You probably wouldn’t know just by looking at me, but I was born with Cerebral Palsy. I had a stroke at birth and ended up with mild spastic hemiparesis. Basically, the left side of my body is weaker than the right and I’m prone to muscle spasms.
My left foot is essentially paralyzed and my left hand’s dexterity is about 50% of that of my right hand. I have trouble with a few minor things as well, like being unable to wink my left eye on its own. I never paid much attention to my condition when I was growing up and lived a relatively normal and active life. I was always a bit smaller and slower than my peers, but it never really bothered me at all and I always considered myself lucky to be able to walk and talk.
I’m 31 now, when I was about 26 I started getting increasing amounts of pain and stiffness in my joints, neck, back, hips and muscles on both sides of my body; most likely from walking around with a limp all those years. It’s not rheumatoid arthritis or another autoimmune disease; I’ve been tested for all that stuff a few times. Unfortunately, because I’m an otherwise healthy guy, doctors generally don’t have any answers or solutions for me that don’t involve drugs with nasty side effects.
A few winters ago, I was waking up in such pain and stiffness that I started missing work a lot. Eventually I had to quit working all together. I got very depressed at that time. There were weeks that I wouldn’t leave the house and some days I’d mope around in my housecoat all day. I even started having panic attacks because no one could tell me what was wrong with me.
I needed to find a way to pass the long days while my loving and supporting partner Nathalie was at work. It was at this time that I re-discovered my lapsed love of video games. I’ve been gaming off and on since the early 1980s with an Atari 2600 and arcade machines and have had to adapt my play style to many controllers since then.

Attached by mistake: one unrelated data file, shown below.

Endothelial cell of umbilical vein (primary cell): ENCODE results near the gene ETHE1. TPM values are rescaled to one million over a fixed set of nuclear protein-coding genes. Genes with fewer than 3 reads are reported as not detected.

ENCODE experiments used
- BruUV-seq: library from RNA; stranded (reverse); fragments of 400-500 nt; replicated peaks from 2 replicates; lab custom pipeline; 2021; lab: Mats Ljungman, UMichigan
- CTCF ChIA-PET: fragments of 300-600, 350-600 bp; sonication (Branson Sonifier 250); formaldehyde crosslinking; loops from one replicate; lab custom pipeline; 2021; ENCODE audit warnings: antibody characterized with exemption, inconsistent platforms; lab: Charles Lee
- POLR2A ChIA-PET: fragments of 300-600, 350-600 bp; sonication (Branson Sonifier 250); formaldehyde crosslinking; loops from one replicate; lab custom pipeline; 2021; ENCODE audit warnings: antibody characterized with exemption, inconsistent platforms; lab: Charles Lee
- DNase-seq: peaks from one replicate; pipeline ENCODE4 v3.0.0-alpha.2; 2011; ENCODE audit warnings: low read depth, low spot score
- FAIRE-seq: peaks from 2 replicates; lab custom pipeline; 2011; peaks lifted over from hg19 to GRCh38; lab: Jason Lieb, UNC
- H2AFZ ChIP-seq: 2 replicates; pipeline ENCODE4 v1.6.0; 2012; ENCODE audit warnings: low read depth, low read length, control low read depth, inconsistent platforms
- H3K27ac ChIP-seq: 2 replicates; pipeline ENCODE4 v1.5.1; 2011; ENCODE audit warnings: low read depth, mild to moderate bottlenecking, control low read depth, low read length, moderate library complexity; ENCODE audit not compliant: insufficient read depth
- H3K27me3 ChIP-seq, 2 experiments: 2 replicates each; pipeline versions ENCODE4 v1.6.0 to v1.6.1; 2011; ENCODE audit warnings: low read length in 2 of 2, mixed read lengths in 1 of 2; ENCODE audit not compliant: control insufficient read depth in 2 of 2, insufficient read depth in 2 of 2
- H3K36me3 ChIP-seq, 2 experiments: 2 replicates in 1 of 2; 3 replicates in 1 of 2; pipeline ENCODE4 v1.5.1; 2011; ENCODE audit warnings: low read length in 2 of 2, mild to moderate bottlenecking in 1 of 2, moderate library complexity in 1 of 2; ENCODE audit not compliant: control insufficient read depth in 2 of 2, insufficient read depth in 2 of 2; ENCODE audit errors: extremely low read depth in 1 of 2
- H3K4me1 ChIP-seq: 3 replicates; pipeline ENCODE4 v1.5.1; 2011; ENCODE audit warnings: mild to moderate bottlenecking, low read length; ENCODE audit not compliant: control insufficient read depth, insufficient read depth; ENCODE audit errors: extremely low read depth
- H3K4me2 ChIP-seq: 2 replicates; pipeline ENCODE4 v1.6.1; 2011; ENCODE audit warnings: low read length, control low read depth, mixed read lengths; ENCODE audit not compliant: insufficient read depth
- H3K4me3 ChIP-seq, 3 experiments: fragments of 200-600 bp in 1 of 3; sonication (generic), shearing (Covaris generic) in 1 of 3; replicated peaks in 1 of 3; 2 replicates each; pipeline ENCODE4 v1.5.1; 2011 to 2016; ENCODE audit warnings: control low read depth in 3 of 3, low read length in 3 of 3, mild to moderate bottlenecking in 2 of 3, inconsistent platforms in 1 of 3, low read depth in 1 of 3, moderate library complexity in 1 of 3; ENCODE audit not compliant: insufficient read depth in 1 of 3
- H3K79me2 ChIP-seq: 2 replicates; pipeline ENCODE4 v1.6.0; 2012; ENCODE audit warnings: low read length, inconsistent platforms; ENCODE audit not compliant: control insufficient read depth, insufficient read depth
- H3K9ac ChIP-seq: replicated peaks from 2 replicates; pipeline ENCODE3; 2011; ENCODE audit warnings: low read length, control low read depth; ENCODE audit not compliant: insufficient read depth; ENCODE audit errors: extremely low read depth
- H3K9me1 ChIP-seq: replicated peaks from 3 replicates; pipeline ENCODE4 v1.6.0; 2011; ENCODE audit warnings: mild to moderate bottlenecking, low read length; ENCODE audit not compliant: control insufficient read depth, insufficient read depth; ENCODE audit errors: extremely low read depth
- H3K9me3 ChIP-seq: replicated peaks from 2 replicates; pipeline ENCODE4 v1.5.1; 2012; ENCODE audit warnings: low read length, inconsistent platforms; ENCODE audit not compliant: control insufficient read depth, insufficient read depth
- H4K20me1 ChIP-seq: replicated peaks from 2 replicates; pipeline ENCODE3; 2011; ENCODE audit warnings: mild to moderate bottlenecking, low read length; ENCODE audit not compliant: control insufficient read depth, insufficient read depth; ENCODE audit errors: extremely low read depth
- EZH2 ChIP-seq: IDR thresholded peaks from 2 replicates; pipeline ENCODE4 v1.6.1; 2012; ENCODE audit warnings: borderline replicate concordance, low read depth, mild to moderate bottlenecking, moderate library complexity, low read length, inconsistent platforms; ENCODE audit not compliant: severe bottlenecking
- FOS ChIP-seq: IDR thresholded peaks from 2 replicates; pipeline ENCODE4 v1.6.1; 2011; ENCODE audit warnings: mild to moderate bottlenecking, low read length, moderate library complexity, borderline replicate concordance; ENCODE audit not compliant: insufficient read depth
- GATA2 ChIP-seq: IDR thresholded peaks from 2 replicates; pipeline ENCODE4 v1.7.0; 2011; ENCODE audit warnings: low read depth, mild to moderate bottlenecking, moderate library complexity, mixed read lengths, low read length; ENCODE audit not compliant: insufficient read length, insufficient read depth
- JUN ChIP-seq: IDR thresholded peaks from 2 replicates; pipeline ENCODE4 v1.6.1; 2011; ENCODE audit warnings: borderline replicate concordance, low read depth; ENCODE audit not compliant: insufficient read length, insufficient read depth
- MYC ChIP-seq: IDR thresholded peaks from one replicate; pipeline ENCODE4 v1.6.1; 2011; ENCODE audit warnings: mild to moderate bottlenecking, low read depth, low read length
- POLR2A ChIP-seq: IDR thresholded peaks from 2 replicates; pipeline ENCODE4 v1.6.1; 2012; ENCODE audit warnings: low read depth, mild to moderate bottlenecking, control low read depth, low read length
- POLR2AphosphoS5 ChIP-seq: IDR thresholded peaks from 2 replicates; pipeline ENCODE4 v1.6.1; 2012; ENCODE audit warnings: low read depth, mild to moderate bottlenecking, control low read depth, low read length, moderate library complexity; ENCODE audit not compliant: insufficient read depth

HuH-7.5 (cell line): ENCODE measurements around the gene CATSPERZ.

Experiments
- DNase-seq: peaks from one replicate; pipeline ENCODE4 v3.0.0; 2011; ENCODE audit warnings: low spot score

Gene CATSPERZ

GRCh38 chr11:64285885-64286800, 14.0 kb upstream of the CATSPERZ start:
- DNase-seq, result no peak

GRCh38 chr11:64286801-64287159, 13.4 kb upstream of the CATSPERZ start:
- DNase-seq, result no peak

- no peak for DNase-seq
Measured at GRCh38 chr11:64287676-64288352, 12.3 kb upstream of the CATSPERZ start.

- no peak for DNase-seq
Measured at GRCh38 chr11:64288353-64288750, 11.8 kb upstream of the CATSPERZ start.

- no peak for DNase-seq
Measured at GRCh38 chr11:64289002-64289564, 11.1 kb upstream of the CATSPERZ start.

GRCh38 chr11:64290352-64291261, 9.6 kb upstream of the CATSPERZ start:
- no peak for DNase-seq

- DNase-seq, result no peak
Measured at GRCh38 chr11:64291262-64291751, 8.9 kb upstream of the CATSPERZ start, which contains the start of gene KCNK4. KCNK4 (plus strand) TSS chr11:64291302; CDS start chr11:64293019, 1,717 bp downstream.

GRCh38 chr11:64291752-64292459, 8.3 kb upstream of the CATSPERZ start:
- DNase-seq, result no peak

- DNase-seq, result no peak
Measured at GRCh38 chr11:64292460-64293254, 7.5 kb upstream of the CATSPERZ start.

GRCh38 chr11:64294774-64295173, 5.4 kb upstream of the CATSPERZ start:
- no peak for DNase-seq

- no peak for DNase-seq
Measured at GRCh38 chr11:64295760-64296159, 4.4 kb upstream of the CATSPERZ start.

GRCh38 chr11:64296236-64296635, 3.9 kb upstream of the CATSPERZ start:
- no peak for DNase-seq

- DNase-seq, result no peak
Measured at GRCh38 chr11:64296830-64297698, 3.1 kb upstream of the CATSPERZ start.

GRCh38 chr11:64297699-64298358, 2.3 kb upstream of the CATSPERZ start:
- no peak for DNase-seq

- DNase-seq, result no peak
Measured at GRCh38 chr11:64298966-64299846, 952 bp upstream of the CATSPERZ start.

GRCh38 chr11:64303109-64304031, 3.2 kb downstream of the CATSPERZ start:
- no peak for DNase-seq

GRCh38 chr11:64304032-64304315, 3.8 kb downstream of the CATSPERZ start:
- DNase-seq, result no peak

I pretty much gave up on video games around the time that the Nintendo 64 and PlayStation came out. Trying to use an analog stick with my left hand was very, very frustrating and I just plain sucked at games like Super Mario 64. For most of that generation I was the guy that just watched friends play, only to die or fail quickly if I did take a turn. After a while, I discovered I could play Goldeneye: 007 essentially “left-handed”, using my good hand on the analog stick and using the d-pad with my left hand to strafe.
Once I discovered that I had new hope. I eventually trained my left hand to do more complex tasks like using an analog stick and shoulder buttons. I still have trouble with games that use both shoulder buttons on the left side of a controller, especially on the Wii Nunchuck Controller, but I’ve have managed to adapt to most modern control schemes pretty well. It hurts sometimes, but it’s totally worth it and I’ve actually gained day-to-day mobility because of it.
As I started playing more and more games after I quit working I found myself becoming more analytical of the game playing experience. I started writing user reviews at one of the larger game sites and they were received quite well. Once I saw how my reviews were being received, I decided that I was wasting my writing talent generating traffic for someone else and started thinking about getting my own site off the ground.
I was also frequenting message boards and forums around that time. Sometimes I’d mention that I found a game was difficult because of my disability and I started getting responses and private messages from other gamers living with disabilities saying how they felt like they were the only ones, etc. At this point I knew what I wanted to do; start a site devoted to the issues facing this unique and growing section of the gaming community.
The idea was born as The Able Gamer (not authorized by, associated with or sponsored by AbleGamers Foundation, Inc. or its website AbleGamers.com) in early 2008. Due to a naming conflict with another site & community essentially doing the same thing, I decided to change my site’s name to Game Forward. To know more about the philosophy and mission of Game Forward please read this article.
I’ve learned quite a bit since then, have met some outstanding people and love video games more than I ever have before. I plan to work as a writer and advocate for game accessibility for many more years to come.
I’m the editor-in-chief, administrator, a writer and a few other things around here. Feel free to contact me if you’re interested in becoming a volunteer writer with Game Forward, want to discuss having your software or organization featured, or have questions related to the subject matter we cover.